Huntington Beach Postpones Decision on Massage Parlors

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The Huntington Beach City Council has postponed a decision on whether to limit the number of massage parlors in the city after massage certification officials asserted that such a measure would be illegal.

The City Council was set to vote Monday on establishing a citywide cap of 30 massage establishments. More than 60 now operate in the city, and many are fronts for prostitution, according to police officials.

But after speaking with a top official at the California Massage Therapy Council, the city held off on its plans for now.

“Recent changes in state law indicate that the proposed regulation would not survive a legal challenge,” City Attorney Jennifer McGrath wrote in an email to city leaders Monday morning.

State law now requires that city regulations on massage businesses must apply to all professions, explains Beverly May, director of governmental affairs at the massage therapy council, a nonprofit set up by the state to issue certificates for massage therapists. In other words, cities can’t single out massage businesses for restrictions.

McGrath and Police Chief Ken Small plan to meet with May next Monday. Police officials say an explosion of new massage businesses since 2009 has largely brought prostitution along with it.

“The overwhelming majority of the new businesses are not the legitimate type of massage business. Many advertise in erotic sections of websites,” the police department recently wrote on its Facebook page.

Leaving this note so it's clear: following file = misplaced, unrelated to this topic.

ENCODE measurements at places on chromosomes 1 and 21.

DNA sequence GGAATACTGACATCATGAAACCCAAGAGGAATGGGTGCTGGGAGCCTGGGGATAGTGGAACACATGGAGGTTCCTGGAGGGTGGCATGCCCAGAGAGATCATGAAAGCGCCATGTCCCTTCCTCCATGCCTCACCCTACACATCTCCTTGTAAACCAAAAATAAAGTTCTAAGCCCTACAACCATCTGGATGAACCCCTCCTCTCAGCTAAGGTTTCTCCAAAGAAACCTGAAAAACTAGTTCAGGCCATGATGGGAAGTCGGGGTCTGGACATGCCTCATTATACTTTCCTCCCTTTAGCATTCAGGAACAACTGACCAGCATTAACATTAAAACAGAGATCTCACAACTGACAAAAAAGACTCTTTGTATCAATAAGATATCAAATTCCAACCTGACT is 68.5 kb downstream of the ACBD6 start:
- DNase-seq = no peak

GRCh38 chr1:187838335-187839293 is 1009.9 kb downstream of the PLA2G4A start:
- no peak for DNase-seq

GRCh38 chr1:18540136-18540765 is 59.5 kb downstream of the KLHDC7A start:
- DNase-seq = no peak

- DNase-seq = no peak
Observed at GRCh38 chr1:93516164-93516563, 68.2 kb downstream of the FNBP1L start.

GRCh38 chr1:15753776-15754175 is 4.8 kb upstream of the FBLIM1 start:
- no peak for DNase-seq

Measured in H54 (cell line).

The proposed ordinance stated that “in the interest of public safety, health, and welfare, the city wishes to curb the practice of sex oriented businesses disguised as massage establishments from doing business in the city of Huntington Beach.”

Recent undercover investigations led to the arrest of five employees at three massage parlors for prostitution and sex-related crimes, police say.

And during inspections of Huntington Beach massage parlors in early May, police say, some female employees “admitted to performing acts of prostitution at the massage businesses where they were working.”

May of the state massage council says an increase in elicit massage businesses has been noted nationwide, with California having an even bigger problem.

Ultimately, she added, the city and massage council’s goals are the same.

“We’re on the same side as the city,” said May. “We were created to protect the public.”

— NICK GERDA

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